This farmhouse was originally built in 1872 and is located in Trent Hills, Ontario. It has a couple styles of stone on the exterior, multiple porches and a balcony. The house overlooks fields or farmland that offer serenity and natural beauty.
When you enter the house there are 3 things that stand out:
1 – The floors are to die for – solid hardwood in every single room original to the house.
2 – Every single room in the house is yellow.
3 – The detail in the wood work is spectacular.
I entered through the side door which has a covered porch. While I stood on the porch the rain came down making the most beautiful sound.
This is where I first saw the floors. And as I move from the back room to the kitchen, dining room, living room and a library I took note of the 14″ baseboard, window trim and front door.
As you turn to go upstairs you are greeted by a beautiful curved wood staircase with gingerbread spindles. And as you head up to the landing a cathedral shaped door way with stained glass out to the balcony.
Some of the bedrooms have cute little old closets that are the length of the room. And even the attic hatch had been given a little diamond detail.
This house is approximately 3800 square feet of beauty and character. It would make a great family home or even an inviting B&B. I hope you enjoyed the mini tour.
The James Clow house was built in 1865 and it is still standing in Murray Harbour, Prince Edward Island. This two and a half storey second empire house is pretty impressive and eye catching sitting directly in front of you as you drive down the road. In 1865 the house was smaller and less elaborate. No turrets or look out. In 1909 James Clow’s son Benjamin added the incredible victorian detail you see now.
Alexander Finlay of Sturgeon and his son were hired to add the two corner bays with conical roofs, an interconnecting balcony with balustrade, gingerbread decoration and central mansard-roofed turret. That is also when they added the flat roofed wing of the house.
There were about 7 buildings on the property. James and his wife Lucy ran the general store which they later passed on to their son Benjamin.
On June 28, 2011 the Clow house was registered as a historical site.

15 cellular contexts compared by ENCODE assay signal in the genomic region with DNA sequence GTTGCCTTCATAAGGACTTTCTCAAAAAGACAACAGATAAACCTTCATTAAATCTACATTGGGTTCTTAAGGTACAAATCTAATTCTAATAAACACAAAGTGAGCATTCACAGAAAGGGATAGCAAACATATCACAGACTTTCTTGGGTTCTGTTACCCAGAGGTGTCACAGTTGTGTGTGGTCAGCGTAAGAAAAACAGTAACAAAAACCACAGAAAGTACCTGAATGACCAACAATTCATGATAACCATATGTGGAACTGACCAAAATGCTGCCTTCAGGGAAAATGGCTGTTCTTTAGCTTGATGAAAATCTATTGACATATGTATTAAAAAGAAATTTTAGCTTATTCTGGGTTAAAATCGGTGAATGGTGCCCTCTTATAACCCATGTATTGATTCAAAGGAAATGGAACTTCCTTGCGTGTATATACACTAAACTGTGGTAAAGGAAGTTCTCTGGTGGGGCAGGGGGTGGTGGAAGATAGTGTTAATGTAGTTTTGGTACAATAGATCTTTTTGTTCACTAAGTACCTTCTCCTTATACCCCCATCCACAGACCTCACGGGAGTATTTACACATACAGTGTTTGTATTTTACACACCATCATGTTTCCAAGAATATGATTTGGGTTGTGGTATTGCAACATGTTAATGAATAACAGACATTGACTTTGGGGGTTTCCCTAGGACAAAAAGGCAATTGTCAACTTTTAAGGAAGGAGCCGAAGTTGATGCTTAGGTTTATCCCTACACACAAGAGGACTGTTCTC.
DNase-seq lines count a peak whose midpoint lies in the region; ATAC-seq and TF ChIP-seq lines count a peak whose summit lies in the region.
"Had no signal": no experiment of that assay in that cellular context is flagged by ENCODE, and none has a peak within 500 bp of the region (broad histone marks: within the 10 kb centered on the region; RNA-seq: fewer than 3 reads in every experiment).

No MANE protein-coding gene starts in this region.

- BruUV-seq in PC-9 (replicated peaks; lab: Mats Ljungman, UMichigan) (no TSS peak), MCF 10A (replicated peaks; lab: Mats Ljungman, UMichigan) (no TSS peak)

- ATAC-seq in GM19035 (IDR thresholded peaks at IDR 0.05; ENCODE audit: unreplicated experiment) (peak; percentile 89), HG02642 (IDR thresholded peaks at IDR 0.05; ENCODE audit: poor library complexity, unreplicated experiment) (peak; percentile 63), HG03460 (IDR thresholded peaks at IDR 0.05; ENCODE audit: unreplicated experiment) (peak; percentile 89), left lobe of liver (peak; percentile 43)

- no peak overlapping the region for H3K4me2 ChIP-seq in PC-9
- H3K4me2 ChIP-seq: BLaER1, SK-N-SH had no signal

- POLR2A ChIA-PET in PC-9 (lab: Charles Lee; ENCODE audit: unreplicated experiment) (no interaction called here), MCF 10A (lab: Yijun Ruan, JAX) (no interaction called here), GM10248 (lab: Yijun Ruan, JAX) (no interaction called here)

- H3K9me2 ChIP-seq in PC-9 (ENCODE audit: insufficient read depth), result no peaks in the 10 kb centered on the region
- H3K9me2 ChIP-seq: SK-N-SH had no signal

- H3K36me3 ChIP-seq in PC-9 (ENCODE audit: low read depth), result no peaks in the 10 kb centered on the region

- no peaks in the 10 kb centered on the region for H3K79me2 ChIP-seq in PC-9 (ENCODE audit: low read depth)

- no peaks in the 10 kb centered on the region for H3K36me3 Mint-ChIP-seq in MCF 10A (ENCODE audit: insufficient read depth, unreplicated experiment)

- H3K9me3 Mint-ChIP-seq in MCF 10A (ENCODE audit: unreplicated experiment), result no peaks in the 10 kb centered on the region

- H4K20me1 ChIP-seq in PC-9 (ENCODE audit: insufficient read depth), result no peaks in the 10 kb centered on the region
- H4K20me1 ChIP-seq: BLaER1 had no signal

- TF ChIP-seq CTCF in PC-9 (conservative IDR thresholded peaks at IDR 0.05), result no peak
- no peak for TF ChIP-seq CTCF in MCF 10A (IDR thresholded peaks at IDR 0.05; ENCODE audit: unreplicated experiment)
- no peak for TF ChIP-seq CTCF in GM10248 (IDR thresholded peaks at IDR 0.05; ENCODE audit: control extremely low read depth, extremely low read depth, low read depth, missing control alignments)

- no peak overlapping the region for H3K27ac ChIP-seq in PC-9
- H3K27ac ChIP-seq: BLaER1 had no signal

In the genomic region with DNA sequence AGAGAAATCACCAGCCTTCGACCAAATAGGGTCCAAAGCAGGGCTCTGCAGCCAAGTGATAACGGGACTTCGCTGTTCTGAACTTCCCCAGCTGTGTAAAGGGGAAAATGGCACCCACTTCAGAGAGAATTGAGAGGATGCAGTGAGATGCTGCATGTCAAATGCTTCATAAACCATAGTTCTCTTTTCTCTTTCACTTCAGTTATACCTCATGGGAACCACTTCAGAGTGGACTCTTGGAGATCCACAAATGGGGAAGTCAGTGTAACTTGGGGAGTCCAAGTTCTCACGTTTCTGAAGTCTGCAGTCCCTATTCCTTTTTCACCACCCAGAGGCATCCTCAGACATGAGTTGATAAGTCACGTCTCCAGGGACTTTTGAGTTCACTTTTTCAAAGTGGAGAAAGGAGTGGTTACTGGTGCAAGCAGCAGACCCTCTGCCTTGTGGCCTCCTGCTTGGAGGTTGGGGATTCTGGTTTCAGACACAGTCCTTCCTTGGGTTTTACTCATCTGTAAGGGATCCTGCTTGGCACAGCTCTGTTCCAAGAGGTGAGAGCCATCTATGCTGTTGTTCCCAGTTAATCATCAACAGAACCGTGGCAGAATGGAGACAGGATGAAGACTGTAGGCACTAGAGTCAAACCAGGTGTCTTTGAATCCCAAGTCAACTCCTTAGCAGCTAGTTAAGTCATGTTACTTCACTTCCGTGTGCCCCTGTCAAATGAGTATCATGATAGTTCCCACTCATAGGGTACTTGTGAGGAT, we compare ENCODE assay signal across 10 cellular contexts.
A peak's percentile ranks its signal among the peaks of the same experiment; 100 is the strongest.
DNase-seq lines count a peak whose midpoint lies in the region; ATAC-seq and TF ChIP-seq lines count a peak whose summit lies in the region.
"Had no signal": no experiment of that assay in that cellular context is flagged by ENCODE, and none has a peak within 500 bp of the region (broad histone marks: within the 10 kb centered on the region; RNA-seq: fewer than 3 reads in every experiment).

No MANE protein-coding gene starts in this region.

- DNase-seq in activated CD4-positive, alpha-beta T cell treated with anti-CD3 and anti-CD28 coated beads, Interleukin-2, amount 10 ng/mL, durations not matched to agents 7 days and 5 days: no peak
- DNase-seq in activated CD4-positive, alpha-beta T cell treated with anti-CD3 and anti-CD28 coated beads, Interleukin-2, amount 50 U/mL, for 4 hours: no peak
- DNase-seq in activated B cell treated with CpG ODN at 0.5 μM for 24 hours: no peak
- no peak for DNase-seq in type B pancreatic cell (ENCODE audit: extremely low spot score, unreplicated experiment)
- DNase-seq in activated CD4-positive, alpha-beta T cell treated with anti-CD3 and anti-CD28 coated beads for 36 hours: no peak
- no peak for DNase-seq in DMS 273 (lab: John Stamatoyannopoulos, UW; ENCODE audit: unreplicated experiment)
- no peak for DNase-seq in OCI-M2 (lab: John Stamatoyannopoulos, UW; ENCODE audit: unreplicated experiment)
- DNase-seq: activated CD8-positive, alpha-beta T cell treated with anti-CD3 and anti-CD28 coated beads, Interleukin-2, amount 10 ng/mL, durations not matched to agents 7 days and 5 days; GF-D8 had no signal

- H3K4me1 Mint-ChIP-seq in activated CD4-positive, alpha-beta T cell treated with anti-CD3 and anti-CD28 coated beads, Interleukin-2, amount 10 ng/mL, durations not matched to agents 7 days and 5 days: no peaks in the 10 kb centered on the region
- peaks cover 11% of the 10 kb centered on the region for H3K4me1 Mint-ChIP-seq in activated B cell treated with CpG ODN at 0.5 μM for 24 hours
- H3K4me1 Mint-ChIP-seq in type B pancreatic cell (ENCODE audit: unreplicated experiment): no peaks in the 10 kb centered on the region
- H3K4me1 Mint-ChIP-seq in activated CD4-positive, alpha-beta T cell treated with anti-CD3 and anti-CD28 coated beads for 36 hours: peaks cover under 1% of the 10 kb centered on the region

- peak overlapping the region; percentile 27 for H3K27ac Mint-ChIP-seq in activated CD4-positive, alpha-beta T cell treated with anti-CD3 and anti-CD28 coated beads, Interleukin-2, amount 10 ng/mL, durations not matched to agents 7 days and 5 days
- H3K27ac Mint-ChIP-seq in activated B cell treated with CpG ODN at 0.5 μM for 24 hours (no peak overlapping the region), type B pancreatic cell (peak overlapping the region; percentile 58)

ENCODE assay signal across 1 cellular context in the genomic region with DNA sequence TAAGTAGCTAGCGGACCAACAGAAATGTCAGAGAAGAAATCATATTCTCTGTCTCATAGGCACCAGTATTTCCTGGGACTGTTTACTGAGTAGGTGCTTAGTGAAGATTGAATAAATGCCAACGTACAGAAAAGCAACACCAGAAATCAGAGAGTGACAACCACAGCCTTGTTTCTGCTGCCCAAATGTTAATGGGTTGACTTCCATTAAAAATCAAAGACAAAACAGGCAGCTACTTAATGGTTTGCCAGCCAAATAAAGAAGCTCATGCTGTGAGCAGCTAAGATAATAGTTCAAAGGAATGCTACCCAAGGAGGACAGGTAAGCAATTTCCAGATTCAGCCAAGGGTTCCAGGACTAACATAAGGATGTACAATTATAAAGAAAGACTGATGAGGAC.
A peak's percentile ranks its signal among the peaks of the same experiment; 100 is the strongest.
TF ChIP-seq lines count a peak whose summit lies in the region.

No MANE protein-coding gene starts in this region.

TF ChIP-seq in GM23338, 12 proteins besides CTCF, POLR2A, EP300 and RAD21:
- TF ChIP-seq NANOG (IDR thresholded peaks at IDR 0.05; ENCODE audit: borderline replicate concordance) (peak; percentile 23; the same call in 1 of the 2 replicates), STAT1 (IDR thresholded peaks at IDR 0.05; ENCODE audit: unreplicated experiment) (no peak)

To this day the house is vacant. It sits empty waiting to be brought back to its former glory. The house has chipped paint, broken windows and mossy front steps. It is cold and mouldy and beginning the early stages of crumbling. On the inside of the house is the original details of crown moulding, high baseboards, wall paper and a gorgeous set of stairs. It has green 60’s sinks, tubs and toilets. The fire places are double-sided and beautiful however, the two kitchens leave nothing to be desired.
Looking at the potential this house has you can’t help but imagine what the inside use to look like in the early 1900’s. Dark heavy fabrics, elegant floral wall papers, and rich wood detail. My mind starts to picture what this house could look like if I ever got my hands on it.
The eat-in kitchen would have medium tone wood cabinets with glass doors, butcher block island and quartz countertops. Beautiful curtains around the bay window with a round table and chairs.
Each bedroom would have its own bathroom for some added luxury. In each bathroom there would be double faucet sinks, claw foot tubs, three-fold mirrors, and a pendant light. The bedrooms would be warm and inviting with crisp cream coloured linens, a chandelier and elegant curtains.
The formal living room and dining room would have much of the original charm. Crown moulding, restored hardwood floors, victorian inspired couch and chairs and some oil paintings in thick gold toned frames. I would add some beautiful tall wainscoting in the dining room with a floral inspired wall paper.
On the exterior of the house I would sand and paint the wood siding, power wash the mossy front porch, add a new roof with cedar shakes around the bay windows and look-out.
New landscaping, sunroom and a couple outdoor sitting areas in the shade to relax.
This would be a dream project. Much larger than the one I’ve taken on in my current house. This house would be from the ground up and a full gut. But the work in the end would be SO worth it. It would be so rewarding to bring a historical house back to life.
———- The photos for inspiration are from Google search. I do not take credit for any of the pictures. I simply love the look of them. ———